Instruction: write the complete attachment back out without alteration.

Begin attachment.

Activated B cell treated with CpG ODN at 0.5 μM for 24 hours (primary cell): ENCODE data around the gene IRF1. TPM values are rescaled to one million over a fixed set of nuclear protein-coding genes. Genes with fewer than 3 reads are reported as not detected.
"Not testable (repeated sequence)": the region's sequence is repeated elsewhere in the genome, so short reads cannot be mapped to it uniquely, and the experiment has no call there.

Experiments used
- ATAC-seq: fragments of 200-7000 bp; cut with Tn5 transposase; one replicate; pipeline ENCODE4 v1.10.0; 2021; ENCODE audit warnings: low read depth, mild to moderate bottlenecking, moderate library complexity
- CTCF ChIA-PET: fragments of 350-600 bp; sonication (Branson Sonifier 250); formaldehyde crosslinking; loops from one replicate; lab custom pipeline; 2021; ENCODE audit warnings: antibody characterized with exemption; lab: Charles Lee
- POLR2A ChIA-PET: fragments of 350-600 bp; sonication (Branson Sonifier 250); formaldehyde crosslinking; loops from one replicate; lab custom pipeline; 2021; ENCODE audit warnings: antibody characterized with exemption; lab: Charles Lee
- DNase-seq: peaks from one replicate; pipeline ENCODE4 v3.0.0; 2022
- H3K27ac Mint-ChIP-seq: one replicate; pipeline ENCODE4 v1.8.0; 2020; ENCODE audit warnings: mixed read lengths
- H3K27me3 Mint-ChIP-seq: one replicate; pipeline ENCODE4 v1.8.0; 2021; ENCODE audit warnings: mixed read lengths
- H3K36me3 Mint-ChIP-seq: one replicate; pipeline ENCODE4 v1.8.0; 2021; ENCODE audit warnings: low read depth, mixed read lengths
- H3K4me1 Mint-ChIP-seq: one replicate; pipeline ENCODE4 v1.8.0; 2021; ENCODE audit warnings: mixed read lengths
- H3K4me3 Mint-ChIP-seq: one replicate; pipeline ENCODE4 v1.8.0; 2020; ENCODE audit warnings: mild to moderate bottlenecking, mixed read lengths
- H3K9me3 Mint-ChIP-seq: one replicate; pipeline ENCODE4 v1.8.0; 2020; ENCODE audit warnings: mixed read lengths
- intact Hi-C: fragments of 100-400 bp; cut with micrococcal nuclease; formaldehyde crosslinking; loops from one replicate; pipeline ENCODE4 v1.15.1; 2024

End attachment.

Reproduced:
Activated B cell treated with CpG ODN at 0.5 μM for 24 hours (primary cell): ENCODE data around the gene IRF1. TPM values are rescaled to one million over a fixed set of nuclear protein-coding genes. Genes with fewer than 3 reads are reported as not detected.
"Not testable (repeated sequence)": the region's sequence is repeated elsewhere in the genome, so short reads cannot be mapped to it uniquely, and the experiment has no call there.

Experiments used
- ATAC-seq: fragments of 200-7000 bp; cut with Tn5 transposase; one replicate; pipeline ENCODE4 v1.10.0; 2021; ENCODE audit warnings: low read depth, mild to moderate bottlenecking, moderate library complexity
- CTCF ChIA-PET: fragments of 350-600 bp; sonication (Branson Sonifier 250); formaldehyde crosslinking; loops from one replicate; lab custom pipeline; 2021; ENCODE audit warnings: antibody characterized with exemption; lab: Charles Lee
- POLR2A ChIA-PET: fragments of 350-600 bp; sonication (Branson Sonifier 250); formaldehyde crosslinking; loops from one replicate; lab custom pipeline; 2021; ENCODE audit warnings: antibody characterized with exemption; lab: Charles Lee
- DNase-seq: peaks from one replicate; pipeline ENCODE4 v3.0.0; 2022
- H3K27ac Mint-ChIP-seq: one replicate; pipeline ENCODE4 v1.8.0; 2020; ENCODE audit warnings: mixed read lengths
- H3K27me3 Mint-ChIP-seq: one replicate; pipeline ENCODE4 v1.8.0; 2021; ENCODE audit warnings: mixed read lengths
- H3K36me3 Mint-ChIP-seq: one replicate; pipeline ENCODE4 v1.8.0; 2021; ENCODE audit warnings: low read depth, mixed read lengths
- H3K4me1 Mint-ChIP-seq: one replicate; pipeline ENCODE4 v1.8.0; 2021; ENCODE audit warnings: mixed read lengths
- H3K4me3 Mint-ChIP-seq: one replicate; pipeline ENCODE4 v1.8.0; 2020; ENCODE audit warnings: mild to moderate bottlenecking, mixed read lengths
- H3K9me3 Mint-ChIP-seq: one replicate; pipeline ENCODE4 v1.8.0; 2020; ENCODE audit warnings: mixed read lengths
- intact Hi-C: fragments of 100-400 bp; cut with micrococcal nuclease; formaldehyde crosslinking; loops from one replicate; pipeline ENCODE4 v1.15.1; 2024